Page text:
‘How very fortunate,’ she began, seating herself with elaborate caution with her back to the light. ’We hardly hoped to find you at home, Miss Garston. My cousin Giles informed us how much engaged you were. We have been so interested in what Mr. Cunliffe told us about it. It is such a romantic scheme, and, as I am a very romantic person, you may be sure of my sympathy. Gladys, dear, is this not a charming room? Positively you have so altered and beautified it that I can hardly believe it is the same room. I told a friend of ours, Mrs. Saunders, that it would never suit her, as it was such a shabby little place.’
‘It is very nice,’ returned Miss Hamilton quietly. ‘I hope,’ fixing her large, beautiful eyes on me, ’that you are comfortable here? We thought perhaps you might be a little dull.’
‘I have no time to be dull,’ I returned, smiling, but Miss Darrell interrupted me.
’No, of course not; busy people are never dull. I told you so, Gladys, as we walked up the road. Depend upon it, I said, Miss Garston will hardly have a minute to give to our idle chatter. She will be wanting to get to her sick people, and wish us at Hanover. Still, as my cousin Giles said, we must do the right thing and call, though I am sure you are not a conventional person; neither am I. Oh, we are quite kindred souls here.’
I tried to receive this speech in good part, but I certainly protested inwardly against the notion that Miss Darrell and I would ever be kindred souls. I felt an instinctive repugnance to her voice; its want of tone jarred on me; and all the time she talked, her hard, bright eyes seemed to dart restlessly from Miss Hamilton to me. I felt sure that nothing could escape their scrutiny; but now and then, when one looked at her in return, she seemed to veil them most curiously under the long curling lashes.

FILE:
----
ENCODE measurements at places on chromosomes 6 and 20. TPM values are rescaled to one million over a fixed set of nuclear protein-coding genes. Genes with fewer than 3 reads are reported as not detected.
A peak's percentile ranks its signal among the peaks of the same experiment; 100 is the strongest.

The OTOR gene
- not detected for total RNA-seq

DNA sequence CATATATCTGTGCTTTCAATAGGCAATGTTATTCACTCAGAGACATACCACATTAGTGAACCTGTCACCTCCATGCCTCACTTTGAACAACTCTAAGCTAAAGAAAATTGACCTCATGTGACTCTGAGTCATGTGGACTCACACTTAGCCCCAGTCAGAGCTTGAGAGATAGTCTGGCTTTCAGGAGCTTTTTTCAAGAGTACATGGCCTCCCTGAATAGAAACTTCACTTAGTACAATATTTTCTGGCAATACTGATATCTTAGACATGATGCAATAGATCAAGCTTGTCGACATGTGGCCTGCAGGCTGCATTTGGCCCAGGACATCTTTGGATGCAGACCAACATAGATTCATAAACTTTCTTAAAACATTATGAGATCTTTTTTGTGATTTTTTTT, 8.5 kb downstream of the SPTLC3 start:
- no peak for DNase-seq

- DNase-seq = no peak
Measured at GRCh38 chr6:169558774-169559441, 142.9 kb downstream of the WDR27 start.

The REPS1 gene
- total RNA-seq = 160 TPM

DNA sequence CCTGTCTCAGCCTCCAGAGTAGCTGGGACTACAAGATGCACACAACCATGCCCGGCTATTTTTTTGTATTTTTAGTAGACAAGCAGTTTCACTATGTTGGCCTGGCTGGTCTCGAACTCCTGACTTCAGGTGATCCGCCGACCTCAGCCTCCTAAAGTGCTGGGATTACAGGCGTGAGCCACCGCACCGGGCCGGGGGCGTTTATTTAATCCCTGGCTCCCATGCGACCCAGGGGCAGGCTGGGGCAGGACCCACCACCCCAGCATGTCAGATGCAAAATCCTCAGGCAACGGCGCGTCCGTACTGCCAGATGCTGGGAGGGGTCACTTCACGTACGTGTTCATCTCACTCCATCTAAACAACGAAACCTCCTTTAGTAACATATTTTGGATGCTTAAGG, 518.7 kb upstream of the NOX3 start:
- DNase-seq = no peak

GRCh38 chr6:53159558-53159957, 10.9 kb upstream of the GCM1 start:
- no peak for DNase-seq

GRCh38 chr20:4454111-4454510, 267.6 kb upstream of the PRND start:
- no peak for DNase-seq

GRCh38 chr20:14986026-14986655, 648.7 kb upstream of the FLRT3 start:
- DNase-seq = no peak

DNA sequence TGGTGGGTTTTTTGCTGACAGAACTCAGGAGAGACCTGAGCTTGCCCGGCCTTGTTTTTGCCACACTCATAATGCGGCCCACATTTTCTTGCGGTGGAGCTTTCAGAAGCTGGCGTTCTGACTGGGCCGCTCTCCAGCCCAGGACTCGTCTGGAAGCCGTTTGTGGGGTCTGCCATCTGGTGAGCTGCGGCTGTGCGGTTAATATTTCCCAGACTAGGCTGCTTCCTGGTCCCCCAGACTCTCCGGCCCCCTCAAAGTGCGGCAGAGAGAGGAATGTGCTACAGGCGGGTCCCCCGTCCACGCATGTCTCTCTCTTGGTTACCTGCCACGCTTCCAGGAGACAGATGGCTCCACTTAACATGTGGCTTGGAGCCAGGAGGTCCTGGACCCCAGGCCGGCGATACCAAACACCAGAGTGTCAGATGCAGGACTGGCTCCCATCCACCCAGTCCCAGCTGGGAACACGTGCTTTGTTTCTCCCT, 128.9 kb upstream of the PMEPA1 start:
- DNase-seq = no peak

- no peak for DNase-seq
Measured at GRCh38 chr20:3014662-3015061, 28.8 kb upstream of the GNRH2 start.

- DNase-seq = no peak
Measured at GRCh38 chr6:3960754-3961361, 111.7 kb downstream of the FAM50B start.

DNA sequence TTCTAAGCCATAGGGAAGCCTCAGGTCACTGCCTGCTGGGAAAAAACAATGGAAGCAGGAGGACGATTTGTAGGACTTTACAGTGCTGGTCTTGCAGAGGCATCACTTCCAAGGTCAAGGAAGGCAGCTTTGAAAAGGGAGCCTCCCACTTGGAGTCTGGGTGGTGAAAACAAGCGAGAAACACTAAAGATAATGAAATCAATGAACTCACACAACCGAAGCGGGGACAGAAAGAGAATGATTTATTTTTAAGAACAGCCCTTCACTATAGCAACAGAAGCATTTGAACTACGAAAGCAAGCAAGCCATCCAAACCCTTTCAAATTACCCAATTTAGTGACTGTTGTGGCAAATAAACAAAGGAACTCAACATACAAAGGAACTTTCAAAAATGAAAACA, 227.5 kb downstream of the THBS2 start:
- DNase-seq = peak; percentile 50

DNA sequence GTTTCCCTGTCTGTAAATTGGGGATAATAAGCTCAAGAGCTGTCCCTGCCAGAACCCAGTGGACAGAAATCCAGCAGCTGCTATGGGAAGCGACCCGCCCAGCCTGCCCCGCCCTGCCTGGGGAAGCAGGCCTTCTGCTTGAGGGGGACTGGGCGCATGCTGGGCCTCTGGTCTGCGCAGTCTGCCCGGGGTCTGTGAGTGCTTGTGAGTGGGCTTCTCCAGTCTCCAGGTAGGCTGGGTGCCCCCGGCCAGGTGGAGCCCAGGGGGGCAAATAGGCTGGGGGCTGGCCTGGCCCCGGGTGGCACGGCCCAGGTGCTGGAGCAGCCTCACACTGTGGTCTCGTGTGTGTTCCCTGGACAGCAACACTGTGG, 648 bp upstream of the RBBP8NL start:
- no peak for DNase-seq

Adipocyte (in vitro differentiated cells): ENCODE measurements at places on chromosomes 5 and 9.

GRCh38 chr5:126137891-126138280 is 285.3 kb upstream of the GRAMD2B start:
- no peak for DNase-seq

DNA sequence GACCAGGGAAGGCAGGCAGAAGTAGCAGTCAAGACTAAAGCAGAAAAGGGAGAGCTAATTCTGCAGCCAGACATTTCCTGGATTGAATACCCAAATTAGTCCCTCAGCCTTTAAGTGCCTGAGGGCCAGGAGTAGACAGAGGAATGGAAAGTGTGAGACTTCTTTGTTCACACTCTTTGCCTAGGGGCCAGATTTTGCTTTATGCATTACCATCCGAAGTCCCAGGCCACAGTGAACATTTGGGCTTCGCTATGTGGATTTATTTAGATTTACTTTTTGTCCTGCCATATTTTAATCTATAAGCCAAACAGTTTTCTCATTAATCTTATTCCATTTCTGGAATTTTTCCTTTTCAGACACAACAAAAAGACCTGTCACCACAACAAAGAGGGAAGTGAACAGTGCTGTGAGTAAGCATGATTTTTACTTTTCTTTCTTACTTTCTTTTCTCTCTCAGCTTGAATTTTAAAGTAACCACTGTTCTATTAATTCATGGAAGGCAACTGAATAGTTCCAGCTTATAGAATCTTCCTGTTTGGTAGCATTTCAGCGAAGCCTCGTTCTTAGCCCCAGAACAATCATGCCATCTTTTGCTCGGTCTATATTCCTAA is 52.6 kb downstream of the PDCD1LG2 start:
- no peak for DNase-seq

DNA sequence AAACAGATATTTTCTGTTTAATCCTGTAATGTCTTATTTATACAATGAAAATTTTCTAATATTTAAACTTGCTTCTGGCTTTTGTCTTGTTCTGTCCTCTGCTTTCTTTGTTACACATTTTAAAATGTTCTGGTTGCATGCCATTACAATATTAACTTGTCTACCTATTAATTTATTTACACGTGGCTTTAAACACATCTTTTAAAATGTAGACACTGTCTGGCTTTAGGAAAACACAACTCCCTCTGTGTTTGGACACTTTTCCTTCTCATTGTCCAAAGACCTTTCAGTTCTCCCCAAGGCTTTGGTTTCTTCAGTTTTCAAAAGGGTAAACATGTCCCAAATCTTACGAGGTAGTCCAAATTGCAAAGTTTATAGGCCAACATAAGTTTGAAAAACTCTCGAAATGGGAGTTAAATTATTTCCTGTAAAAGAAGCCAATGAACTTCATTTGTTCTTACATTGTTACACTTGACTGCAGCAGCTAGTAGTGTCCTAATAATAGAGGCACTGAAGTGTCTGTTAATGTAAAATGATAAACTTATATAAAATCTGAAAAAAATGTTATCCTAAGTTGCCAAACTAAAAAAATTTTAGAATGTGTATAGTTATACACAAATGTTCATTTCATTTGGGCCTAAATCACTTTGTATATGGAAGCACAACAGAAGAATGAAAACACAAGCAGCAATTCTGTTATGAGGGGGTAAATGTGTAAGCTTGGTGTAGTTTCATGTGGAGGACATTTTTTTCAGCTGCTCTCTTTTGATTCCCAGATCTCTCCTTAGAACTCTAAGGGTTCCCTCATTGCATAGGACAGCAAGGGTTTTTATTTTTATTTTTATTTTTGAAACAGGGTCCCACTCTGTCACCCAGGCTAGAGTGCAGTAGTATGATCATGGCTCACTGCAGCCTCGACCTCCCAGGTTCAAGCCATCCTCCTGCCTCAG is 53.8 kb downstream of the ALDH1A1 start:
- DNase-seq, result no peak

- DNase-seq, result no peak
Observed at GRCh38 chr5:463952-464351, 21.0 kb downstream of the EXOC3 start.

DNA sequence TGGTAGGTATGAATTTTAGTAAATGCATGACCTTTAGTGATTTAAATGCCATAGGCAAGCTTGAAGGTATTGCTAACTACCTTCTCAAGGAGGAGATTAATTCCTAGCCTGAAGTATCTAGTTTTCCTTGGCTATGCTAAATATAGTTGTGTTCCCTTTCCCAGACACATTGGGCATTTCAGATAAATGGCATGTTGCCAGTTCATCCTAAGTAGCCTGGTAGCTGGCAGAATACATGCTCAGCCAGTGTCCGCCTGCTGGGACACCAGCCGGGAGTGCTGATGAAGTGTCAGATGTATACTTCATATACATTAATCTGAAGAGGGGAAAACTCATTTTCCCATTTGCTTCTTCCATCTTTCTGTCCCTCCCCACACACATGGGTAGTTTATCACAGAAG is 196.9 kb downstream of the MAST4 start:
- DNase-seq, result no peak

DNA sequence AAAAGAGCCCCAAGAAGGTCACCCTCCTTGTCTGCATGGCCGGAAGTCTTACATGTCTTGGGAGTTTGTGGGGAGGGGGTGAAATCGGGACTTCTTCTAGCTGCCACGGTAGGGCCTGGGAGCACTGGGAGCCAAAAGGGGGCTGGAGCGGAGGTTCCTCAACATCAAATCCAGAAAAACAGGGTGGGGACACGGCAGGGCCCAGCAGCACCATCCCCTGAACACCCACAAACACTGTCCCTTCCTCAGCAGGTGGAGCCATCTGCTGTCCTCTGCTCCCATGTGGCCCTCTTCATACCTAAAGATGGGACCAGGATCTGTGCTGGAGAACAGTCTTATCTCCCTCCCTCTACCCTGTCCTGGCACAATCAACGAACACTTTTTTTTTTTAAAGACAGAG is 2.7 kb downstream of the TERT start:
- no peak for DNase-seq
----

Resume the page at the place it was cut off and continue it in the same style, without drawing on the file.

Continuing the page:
She was rather an elegant-looking woman, but her face was decidedly plain. She had thin lips and rather a square jaw, and her sallow complexion lacked colour. One could not guess her age exactly, but she might have been three-or four-and-thirty. I heard her spoken of afterwards as a very interesting-looking person; certainly her figure was fine, and she knew how to dress herself,—a very useful art when women have no claim to beauty.
Miss Darrell’s voluble tongue seemed to touch on every subject. Miss Hamilton sat perfectly silent, and I had not a chance of addressing her. Once, when I looked at her, I could see her eyes were fixed on my darling’s picture. She was gazing at it with an air of absorbed melancholy: her lips were firmly closed, and her hands lay folded in her lap.
‘That is the picture of my twin-brother,’ I said softly, to arouse her.
To my surprise, she turned paler than ever, and her lips quivered.
‘Your twin brother, yes; and you have lost him?’ But here Miss Darrell chimed in again:
’How very interesting! What a blessing photography is, to be sure? Do you take well, Miss Garston? They make me a perfect fright. I tell my cousins that nothing on earth will induce me to try another sitting. Why should I endure such a martyrdom, if it be not to give pleasure to my friends?’